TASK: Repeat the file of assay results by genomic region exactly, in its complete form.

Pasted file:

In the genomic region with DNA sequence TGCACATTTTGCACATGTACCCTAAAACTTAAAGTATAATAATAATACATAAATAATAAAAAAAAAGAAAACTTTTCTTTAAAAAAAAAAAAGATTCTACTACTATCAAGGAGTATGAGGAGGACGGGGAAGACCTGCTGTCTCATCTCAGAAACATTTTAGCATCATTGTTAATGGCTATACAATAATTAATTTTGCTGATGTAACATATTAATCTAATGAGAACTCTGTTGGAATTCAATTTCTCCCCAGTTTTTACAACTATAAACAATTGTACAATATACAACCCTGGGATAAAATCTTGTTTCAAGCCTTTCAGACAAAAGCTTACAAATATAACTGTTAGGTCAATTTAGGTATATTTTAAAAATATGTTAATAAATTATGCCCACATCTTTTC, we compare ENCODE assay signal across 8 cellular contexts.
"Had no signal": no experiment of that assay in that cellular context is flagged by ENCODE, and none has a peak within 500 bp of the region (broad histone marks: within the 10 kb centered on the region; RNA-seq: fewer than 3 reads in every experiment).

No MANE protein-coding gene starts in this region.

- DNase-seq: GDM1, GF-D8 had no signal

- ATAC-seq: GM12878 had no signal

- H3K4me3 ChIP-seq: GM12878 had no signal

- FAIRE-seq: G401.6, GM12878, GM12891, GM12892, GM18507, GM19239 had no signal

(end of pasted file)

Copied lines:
In the genomic region with DNA sequence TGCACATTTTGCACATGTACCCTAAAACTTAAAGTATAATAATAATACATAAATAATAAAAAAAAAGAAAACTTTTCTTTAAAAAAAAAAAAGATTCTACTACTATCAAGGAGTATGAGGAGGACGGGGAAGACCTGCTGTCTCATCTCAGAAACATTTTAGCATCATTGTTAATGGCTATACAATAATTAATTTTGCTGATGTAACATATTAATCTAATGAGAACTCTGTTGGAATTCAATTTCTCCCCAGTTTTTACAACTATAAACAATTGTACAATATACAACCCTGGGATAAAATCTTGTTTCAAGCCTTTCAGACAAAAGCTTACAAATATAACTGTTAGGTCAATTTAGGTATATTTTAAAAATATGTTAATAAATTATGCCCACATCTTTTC, we compare ENCODE assay signal across 8 cellular contexts.
"Had no signal": no experiment of that assay in that cellular context is flagged by ENCODE, and none has a peak within 500 bp of the region (broad histone marks: within the 10 kb centered on the region; RNA-seq: fewer than 3 reads in every experiment).

No MANE protein-coding gene starts in this region.

- DNase-seq: GDM1, GF-D8 had no signal

- ATAC-seq: GM12878 had no signal

- H3K4me3 ChIP-seq: GM12878 had no signal

- FAIRE-seq: G401.6, GM12878, GM12891, GM12892, GM18507, GM19239 had no signal